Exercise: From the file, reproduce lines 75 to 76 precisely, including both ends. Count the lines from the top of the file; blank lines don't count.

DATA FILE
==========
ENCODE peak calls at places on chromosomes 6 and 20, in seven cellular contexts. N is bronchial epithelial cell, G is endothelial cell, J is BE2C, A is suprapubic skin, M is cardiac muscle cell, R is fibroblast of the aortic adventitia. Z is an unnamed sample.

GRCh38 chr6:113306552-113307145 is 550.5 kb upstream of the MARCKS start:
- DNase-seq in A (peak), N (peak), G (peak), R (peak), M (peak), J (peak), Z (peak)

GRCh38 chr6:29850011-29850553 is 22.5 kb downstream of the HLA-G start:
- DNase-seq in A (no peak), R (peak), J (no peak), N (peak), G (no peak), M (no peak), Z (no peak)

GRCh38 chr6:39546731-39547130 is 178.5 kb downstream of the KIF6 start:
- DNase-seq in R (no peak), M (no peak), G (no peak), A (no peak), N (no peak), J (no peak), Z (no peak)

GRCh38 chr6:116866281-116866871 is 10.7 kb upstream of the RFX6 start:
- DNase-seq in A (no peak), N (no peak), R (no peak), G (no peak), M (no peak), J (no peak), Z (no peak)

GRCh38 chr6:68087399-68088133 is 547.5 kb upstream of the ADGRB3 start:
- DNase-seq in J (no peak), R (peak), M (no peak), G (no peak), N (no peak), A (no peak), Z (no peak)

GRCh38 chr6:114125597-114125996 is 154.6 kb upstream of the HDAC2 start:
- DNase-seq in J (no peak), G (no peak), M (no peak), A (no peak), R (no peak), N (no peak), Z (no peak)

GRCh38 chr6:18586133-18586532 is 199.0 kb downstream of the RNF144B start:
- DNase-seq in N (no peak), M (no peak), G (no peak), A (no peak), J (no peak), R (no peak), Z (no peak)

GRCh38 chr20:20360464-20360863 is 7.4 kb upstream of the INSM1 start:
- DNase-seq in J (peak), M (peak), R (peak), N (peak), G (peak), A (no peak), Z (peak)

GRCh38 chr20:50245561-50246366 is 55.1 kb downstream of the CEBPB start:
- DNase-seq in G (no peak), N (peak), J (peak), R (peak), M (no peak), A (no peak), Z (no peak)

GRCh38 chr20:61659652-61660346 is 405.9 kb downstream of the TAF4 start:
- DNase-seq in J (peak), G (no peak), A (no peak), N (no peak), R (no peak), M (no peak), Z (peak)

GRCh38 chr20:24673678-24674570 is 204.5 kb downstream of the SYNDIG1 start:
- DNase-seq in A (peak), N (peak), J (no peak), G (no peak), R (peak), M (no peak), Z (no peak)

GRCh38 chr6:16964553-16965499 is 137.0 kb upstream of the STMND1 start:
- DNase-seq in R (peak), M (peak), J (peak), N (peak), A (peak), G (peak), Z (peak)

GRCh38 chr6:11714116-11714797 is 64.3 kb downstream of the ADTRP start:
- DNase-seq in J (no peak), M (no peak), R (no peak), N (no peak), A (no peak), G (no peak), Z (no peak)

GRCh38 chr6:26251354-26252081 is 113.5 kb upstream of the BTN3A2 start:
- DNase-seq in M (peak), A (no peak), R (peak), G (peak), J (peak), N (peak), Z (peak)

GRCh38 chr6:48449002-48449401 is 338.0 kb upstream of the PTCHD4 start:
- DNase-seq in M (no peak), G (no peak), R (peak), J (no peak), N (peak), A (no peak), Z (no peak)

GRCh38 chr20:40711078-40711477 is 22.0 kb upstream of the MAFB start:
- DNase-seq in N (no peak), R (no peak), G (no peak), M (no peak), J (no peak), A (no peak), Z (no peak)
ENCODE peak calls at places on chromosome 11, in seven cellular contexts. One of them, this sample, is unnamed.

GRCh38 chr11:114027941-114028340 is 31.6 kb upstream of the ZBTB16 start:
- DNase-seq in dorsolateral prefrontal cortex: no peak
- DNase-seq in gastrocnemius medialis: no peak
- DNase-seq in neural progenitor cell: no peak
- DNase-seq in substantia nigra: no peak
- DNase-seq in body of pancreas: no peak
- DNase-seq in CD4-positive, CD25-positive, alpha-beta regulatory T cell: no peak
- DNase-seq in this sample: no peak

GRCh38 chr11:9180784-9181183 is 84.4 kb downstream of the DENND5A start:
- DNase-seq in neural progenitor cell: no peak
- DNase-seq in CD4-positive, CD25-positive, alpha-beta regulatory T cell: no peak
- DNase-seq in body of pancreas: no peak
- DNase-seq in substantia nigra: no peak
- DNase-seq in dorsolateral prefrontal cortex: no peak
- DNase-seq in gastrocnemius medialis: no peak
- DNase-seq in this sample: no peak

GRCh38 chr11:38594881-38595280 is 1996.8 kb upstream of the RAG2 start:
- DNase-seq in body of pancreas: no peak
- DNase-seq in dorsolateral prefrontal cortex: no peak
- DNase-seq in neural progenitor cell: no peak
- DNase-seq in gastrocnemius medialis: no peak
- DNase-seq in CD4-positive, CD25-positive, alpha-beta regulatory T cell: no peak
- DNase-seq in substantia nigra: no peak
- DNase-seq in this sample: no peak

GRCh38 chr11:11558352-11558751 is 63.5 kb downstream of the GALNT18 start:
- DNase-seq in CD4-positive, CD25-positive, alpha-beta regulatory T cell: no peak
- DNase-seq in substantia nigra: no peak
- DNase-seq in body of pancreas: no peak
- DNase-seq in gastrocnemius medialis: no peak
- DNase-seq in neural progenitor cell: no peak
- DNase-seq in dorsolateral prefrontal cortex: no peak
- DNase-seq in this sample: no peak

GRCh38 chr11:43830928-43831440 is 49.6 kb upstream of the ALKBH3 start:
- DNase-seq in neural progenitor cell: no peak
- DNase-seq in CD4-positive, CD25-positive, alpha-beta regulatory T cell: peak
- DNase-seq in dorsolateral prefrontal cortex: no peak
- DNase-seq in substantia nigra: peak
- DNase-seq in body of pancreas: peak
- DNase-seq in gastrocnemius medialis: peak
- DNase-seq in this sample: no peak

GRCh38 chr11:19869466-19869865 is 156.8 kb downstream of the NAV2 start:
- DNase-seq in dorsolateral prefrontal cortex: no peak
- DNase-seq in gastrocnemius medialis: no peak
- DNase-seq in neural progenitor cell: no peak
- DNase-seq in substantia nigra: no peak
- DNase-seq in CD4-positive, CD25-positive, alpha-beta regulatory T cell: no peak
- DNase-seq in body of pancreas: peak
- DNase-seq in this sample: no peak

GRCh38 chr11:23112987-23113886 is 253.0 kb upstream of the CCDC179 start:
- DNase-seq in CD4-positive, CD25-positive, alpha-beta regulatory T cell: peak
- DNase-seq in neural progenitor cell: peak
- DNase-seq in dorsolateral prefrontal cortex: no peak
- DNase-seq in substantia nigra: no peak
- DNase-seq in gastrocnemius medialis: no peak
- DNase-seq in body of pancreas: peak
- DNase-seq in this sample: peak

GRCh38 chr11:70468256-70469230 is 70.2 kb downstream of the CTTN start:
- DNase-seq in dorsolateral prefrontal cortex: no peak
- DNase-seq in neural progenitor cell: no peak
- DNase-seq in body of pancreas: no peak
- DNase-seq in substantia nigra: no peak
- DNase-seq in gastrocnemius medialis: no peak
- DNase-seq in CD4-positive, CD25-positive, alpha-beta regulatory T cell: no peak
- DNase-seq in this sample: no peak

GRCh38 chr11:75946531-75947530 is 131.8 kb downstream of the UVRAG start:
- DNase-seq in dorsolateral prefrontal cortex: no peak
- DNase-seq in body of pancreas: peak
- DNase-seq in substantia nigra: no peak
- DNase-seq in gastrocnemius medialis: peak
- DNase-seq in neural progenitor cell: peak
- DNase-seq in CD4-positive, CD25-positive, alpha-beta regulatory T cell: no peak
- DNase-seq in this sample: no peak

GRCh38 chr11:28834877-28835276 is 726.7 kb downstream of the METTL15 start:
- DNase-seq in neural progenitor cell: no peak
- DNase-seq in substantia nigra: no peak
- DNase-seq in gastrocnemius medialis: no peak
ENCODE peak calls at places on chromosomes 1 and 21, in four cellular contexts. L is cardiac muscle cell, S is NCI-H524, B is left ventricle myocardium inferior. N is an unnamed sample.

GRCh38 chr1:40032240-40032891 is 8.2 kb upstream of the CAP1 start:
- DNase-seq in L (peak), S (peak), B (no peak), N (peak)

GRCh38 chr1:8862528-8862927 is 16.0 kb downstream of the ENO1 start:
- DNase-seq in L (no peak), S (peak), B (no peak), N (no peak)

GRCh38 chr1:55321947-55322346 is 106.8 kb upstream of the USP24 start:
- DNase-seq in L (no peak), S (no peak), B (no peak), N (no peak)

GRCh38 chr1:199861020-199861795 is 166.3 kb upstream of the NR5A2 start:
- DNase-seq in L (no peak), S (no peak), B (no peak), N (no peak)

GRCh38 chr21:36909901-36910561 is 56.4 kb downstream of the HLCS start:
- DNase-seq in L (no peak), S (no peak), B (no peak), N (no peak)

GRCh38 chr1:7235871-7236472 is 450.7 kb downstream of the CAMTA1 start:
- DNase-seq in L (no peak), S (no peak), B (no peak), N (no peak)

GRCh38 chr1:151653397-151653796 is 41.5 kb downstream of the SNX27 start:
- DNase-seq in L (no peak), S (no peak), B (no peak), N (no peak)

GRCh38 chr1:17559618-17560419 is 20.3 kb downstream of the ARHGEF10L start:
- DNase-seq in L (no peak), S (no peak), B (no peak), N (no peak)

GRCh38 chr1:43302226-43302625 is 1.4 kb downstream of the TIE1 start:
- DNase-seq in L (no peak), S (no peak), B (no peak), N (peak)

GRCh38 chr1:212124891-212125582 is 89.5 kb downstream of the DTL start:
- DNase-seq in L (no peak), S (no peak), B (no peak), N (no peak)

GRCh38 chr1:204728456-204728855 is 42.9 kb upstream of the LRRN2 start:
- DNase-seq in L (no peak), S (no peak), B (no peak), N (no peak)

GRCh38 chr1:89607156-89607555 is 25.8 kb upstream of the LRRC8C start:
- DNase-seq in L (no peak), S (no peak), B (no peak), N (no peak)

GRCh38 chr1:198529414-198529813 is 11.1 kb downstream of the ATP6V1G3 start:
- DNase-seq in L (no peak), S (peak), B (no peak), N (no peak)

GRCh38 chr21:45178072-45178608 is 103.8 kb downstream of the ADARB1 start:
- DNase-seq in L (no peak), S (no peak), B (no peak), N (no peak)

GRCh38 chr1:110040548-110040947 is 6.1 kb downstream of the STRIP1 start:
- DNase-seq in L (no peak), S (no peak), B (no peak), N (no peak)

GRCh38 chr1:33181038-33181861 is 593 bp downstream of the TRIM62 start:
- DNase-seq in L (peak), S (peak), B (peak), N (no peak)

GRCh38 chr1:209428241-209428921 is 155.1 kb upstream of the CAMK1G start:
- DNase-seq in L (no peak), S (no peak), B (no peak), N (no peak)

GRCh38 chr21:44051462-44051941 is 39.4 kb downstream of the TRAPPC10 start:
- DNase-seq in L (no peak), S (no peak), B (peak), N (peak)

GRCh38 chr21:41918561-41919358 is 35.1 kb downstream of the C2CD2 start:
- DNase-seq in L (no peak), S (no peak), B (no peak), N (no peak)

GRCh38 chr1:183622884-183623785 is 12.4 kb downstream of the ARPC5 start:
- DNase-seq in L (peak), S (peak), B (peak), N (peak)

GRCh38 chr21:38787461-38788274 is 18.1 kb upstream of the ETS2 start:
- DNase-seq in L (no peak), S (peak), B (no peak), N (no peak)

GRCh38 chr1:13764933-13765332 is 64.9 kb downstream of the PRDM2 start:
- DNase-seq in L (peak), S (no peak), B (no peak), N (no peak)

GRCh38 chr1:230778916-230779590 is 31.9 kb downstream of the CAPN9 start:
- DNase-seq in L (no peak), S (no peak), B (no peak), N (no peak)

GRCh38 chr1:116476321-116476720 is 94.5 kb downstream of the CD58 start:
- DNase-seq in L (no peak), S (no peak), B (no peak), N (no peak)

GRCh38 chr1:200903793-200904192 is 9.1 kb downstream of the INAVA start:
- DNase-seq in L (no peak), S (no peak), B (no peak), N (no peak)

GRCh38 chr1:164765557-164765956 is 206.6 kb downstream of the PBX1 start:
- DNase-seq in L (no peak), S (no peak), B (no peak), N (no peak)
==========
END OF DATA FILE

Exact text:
GRCh38 chr11:19869466-19869865 is 156.8 kb downstream of the NAV2 start:
- DNase-seq in dorsolateral prefrontal cortex: no peak